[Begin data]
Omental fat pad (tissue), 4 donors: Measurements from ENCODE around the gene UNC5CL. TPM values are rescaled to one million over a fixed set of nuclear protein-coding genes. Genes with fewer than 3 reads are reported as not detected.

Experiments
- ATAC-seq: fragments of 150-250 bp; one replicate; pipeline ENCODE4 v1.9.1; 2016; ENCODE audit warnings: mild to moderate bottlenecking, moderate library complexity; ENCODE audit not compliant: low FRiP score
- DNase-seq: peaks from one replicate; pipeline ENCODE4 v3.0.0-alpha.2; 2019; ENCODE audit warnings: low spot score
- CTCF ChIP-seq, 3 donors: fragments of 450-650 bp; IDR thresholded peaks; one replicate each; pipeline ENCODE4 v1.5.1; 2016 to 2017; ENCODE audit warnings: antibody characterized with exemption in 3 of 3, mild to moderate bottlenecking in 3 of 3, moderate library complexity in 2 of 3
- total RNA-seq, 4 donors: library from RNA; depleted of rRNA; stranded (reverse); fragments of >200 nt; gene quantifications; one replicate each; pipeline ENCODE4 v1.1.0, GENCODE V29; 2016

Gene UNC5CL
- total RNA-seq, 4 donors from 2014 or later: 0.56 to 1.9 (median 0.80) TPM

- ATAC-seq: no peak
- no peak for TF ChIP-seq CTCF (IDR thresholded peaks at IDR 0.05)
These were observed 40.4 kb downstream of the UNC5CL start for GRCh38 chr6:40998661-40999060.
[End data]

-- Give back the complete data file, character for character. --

Omental fat pad (tissue), 4 donors: Measurements from ENCODE around the gene UNC5CL. TPM values are rescaled to one million over a fixed set of nuclear protein-coding genes. Genes with fewer than 3 reads are reported as not detected.

Experiments
- ATAC-seq: fragments of 150-250 bp; one replicate; pipeline ENCODE4 v1.9.1; 2016; ENCODE audit warnings: mild to moderate bottlenecking, moderate library complexity; ENCODE audit not compliant: low FRiP score
- DNase-seq: peaks from one replicate; pipeline ENCODE4 v3.0.0-alpha.2; 2019; ENCODE audit warnings: low spot score
- CTCF ChIP-seq, 3 donors: fragments of 450-650 bp; IDR thresholded peaks; one replicate each; pipeline ENCODE4 v1.5.1; 2016 to 2017; ENCODE audit warnings: antibody characterized with exemption in 3 of 3, mild to moderate bottlenecking in 3 of 3, moderate library complexity in 2 of 3
- total RNA-seq, 4 donors: library from RNA; depleted of rRNA; stranded (reverse); fragments of >200 nt; gene quantifications; one replicate each; pipeline ENCODE4 v1.1.0, GENCODE V29; 2016

Gene UNC5CL
- total RNA-seq, 4 donors from 2014 or later: 0.56 to 1.9 (median 0.80) TPM

- ATAC-seq: no peak
- no peak for TF ChIP-seq CTCF (IDR thresholded peaks at IDR 0.05)
These were observed 40.4 kb downstream of the UNC5CL start for GRCh38 chr6:40998661-40999060.